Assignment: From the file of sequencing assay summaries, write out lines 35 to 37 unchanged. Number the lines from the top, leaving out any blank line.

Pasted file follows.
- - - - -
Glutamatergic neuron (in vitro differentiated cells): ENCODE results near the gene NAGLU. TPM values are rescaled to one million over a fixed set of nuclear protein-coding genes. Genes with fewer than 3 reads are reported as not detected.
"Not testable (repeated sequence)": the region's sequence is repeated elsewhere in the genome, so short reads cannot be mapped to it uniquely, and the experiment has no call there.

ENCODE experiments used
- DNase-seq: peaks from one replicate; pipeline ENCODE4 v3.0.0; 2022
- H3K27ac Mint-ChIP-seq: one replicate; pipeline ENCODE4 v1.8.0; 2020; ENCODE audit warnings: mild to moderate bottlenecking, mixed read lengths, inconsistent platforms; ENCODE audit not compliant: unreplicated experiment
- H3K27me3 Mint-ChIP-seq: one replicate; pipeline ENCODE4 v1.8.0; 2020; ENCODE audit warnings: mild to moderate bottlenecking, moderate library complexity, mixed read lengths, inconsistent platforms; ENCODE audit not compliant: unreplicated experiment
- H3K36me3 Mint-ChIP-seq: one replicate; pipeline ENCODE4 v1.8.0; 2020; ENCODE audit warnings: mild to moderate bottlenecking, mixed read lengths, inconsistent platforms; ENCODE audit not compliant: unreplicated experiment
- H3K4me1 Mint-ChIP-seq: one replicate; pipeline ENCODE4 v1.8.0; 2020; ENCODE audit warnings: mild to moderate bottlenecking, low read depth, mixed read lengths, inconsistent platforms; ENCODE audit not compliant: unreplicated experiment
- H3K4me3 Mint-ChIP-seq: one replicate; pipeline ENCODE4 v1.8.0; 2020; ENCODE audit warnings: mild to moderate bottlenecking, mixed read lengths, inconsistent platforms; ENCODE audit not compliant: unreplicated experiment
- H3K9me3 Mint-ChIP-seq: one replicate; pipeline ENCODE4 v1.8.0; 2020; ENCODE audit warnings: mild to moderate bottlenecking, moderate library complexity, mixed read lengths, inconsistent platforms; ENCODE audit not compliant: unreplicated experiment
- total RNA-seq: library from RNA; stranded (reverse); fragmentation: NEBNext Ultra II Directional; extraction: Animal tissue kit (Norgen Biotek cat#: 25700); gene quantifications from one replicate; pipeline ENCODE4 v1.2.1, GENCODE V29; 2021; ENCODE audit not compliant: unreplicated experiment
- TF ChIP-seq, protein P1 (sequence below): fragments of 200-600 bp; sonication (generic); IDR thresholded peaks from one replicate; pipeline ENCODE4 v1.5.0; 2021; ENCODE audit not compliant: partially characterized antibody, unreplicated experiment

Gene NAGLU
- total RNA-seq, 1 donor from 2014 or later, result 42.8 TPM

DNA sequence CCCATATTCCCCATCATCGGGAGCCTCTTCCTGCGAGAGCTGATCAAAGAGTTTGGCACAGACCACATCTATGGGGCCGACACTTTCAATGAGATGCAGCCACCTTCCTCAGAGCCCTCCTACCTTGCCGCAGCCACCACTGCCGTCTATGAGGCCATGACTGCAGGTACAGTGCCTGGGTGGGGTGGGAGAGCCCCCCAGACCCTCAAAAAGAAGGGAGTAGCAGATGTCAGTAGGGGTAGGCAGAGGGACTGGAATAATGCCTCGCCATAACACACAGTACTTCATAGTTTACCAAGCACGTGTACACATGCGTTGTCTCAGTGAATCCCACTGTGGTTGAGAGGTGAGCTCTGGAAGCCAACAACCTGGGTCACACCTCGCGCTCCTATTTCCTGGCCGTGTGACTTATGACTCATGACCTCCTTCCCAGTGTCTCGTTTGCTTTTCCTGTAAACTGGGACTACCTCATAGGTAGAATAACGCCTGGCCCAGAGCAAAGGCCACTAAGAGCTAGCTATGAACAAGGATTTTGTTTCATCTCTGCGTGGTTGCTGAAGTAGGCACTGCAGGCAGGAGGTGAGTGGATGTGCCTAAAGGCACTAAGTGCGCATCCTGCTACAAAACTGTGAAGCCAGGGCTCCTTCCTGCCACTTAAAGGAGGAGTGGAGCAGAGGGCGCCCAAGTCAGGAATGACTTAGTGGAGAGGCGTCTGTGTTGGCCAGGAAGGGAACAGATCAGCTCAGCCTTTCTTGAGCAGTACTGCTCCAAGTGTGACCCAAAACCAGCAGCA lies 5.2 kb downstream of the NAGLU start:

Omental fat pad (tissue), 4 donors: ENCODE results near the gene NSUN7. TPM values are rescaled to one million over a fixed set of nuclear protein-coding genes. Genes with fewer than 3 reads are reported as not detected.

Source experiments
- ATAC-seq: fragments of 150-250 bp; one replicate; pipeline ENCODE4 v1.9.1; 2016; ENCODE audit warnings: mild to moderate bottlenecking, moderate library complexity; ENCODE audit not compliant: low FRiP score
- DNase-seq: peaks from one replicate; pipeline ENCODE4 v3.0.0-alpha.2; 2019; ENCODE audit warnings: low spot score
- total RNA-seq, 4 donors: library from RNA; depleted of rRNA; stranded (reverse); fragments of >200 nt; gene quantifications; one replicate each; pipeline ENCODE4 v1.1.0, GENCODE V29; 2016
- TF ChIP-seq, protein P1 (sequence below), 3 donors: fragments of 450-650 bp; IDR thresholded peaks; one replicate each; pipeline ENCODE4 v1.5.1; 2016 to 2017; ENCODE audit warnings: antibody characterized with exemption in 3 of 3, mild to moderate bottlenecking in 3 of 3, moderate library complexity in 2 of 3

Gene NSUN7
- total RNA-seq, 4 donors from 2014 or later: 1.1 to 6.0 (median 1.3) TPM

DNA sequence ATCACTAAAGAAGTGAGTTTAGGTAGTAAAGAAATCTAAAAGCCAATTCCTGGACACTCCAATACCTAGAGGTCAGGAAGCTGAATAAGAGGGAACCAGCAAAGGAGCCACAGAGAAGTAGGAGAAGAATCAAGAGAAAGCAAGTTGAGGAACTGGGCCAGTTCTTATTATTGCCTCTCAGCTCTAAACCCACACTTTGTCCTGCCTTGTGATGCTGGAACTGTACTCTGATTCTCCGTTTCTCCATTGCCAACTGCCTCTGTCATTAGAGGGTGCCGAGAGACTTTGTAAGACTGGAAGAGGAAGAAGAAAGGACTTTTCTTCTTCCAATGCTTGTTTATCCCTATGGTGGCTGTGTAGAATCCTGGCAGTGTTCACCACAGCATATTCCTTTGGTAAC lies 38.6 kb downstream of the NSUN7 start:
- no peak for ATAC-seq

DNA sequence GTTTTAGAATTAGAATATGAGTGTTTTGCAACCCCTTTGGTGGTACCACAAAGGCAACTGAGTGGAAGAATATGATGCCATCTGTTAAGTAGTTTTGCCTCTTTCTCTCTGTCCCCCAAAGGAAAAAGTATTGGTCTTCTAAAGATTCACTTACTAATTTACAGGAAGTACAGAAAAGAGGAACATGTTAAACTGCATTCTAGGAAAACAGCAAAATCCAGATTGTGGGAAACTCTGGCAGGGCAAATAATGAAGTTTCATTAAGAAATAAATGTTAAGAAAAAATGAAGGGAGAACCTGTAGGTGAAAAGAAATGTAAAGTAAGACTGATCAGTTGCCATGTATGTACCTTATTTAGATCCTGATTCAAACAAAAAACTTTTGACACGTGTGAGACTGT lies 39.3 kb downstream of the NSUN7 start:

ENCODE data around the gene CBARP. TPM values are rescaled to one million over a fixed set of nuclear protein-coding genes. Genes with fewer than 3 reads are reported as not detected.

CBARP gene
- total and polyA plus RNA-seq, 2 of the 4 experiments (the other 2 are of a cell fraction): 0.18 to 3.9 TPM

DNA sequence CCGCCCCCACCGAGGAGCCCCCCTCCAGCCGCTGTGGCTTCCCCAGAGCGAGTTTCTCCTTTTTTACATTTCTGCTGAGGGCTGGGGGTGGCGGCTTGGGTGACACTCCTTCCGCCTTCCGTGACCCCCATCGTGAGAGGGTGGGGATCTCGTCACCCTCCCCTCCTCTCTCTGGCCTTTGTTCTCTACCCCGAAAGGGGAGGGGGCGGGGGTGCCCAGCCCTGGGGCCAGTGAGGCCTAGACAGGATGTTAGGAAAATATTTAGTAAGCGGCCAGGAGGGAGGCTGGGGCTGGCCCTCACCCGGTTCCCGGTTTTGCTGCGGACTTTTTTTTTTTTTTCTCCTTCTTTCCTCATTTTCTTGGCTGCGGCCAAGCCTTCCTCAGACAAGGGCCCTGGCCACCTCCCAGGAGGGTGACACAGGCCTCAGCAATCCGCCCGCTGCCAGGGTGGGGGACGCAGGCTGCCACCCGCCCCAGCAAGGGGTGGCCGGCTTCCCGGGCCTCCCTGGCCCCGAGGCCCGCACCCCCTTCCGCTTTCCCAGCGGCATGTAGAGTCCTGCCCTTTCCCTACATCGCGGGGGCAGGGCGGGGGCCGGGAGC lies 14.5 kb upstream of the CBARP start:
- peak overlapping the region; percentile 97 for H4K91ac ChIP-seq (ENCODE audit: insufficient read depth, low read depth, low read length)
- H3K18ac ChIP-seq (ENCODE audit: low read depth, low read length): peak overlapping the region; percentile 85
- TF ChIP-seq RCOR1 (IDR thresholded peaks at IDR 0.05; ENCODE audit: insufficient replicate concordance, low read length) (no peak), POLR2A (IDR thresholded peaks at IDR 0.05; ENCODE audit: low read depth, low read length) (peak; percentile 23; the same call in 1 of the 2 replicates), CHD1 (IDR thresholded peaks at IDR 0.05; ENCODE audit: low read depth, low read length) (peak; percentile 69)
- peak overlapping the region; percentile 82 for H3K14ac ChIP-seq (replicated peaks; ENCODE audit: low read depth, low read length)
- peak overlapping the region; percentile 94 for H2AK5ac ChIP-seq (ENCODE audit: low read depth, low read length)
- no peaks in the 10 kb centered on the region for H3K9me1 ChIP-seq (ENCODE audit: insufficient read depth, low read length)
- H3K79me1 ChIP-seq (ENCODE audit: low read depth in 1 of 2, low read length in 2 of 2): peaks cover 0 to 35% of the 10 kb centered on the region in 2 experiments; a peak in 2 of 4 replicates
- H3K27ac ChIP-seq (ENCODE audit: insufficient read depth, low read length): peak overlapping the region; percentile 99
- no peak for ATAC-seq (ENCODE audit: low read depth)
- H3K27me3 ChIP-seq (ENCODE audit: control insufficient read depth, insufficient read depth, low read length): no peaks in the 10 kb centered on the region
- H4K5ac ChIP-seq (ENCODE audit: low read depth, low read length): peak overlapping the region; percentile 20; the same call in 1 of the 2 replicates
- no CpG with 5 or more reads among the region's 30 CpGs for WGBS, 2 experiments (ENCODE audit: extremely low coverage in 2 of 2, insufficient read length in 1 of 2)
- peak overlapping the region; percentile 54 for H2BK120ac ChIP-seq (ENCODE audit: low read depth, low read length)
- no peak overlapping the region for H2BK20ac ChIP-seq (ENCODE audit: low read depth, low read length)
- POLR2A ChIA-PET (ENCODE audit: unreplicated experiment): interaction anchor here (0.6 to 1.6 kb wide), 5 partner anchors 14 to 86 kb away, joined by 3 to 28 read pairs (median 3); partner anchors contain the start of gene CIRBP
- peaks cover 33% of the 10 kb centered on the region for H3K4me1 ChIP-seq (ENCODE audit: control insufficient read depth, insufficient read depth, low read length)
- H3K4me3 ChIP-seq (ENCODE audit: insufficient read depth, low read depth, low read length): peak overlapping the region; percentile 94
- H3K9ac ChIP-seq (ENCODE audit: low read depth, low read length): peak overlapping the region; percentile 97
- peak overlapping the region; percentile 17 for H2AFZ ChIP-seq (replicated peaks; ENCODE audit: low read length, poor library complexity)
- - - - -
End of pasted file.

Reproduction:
- peak overlapping the region; percentile 94 for H2AK5ac ChIP-seq (ENCODE audit: low read depth, low read length)
- no peaks in the 10 kb centered on the region for H3K9me1 ChIP-seq (ENCODE audit: insufficient read depth, low read length)
- H3K79me1 ChIP-seq (ENCODE audit: low read depth in 1 of 2, low read length in 2 of 2): peaks cover 0 to 35% of the 10 kb centered on the region in 2 experiments; a peak in 2 of 4 replicates